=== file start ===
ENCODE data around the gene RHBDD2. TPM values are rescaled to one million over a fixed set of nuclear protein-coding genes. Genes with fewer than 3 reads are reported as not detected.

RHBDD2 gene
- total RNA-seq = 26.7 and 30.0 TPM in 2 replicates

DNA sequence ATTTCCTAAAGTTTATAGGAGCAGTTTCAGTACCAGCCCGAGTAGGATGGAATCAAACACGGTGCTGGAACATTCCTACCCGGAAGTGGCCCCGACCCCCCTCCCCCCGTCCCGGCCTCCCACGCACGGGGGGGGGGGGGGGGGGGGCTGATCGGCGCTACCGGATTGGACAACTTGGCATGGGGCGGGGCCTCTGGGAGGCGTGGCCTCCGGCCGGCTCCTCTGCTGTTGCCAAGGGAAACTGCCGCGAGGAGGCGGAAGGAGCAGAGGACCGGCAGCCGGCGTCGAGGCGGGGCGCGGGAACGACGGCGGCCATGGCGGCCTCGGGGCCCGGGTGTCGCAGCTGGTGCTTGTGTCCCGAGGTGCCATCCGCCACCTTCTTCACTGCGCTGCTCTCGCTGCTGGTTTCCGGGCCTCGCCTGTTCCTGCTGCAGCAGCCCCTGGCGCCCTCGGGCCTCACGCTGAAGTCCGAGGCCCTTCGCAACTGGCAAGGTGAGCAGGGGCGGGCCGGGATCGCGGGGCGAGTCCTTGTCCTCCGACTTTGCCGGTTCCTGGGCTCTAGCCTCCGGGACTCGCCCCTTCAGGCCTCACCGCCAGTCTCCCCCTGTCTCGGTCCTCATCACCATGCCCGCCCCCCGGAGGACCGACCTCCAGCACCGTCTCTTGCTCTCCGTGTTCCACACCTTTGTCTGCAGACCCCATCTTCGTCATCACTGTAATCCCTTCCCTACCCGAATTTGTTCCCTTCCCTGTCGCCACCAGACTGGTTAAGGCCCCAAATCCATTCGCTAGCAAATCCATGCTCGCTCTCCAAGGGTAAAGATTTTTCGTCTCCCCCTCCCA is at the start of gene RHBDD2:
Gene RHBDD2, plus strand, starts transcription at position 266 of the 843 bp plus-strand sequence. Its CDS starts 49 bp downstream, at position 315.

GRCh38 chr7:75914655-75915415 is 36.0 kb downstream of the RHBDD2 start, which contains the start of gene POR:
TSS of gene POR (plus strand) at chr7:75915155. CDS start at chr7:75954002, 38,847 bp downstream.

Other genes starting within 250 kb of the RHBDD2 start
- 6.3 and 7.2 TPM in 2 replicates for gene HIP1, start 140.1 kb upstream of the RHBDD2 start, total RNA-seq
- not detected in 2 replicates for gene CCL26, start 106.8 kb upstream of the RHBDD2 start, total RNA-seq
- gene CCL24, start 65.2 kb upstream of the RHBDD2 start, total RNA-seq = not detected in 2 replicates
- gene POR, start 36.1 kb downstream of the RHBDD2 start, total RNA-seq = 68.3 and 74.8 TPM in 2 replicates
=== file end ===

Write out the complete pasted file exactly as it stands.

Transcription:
ENCODE data around the gene RHBDD2. TPM values are rescaled to one million over a fixed set of nuclear protein-coding genes. Genes with fewer than 3 reads are reported as not detected.

RHBDD2 gene
- total RNA-seq = 26.7 and 30.0 TPM in 2 replicates

DNA sequence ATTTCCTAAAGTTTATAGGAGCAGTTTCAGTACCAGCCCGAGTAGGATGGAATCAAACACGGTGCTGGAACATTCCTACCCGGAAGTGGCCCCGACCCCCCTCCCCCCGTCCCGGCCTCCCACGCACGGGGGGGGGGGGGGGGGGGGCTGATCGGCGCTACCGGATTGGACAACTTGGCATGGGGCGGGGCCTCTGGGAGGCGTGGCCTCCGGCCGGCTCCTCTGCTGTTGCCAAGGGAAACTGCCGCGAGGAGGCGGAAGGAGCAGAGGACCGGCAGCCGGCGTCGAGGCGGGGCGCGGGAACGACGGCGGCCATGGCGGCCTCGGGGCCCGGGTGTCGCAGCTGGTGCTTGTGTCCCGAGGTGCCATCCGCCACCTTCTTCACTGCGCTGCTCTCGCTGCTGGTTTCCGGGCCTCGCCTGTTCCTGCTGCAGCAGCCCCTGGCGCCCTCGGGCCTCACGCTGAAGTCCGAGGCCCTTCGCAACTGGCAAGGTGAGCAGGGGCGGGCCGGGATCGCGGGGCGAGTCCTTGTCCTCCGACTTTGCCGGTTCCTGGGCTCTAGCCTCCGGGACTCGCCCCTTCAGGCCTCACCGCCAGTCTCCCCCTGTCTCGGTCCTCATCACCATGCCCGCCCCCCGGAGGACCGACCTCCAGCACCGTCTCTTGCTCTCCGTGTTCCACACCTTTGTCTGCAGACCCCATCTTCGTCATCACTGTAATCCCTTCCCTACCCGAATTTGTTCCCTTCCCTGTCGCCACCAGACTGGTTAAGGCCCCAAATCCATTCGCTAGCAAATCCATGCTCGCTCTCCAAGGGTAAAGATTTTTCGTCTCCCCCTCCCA is at the start of gene RHBDD2:
Gene RHBDD2, plus strand, starts transcription at position 266 of the 843 bp plus-strand sequence. Its CDS starts 49 bp downstream, at position 315.

GRCh38 chr7:75914655-75915415 is 36.0 kb downstream of the RHBDD2 start, which contains the start of gene POR:
TSS of gene POR (plus strand) at chr7:75915155. CDS start at chr7:75954002, 38,847 bp downstream.

Other genes starting within 250 kb of the RHBDD2 start
- 6.3 and 7.2 TPM in 2 replicates for gene HIP1, start 140.1 kb upstream of the RHBDD2 start, total RNA-seq
- not detected in 2 replicates for gene CCL26, start 106.8 kb upstream of the RHBDD2 start, total RNA-seq
- gene CCL24, start 65.2 kb upstream of the RHBDD2 start, total RNA-seq = not detected in 2 replicates
- gene POR, start 36.1 kb downstream of the RHBDD2 start, total RNA-seq = 68.3 and 74.8 TPM in 2 replicates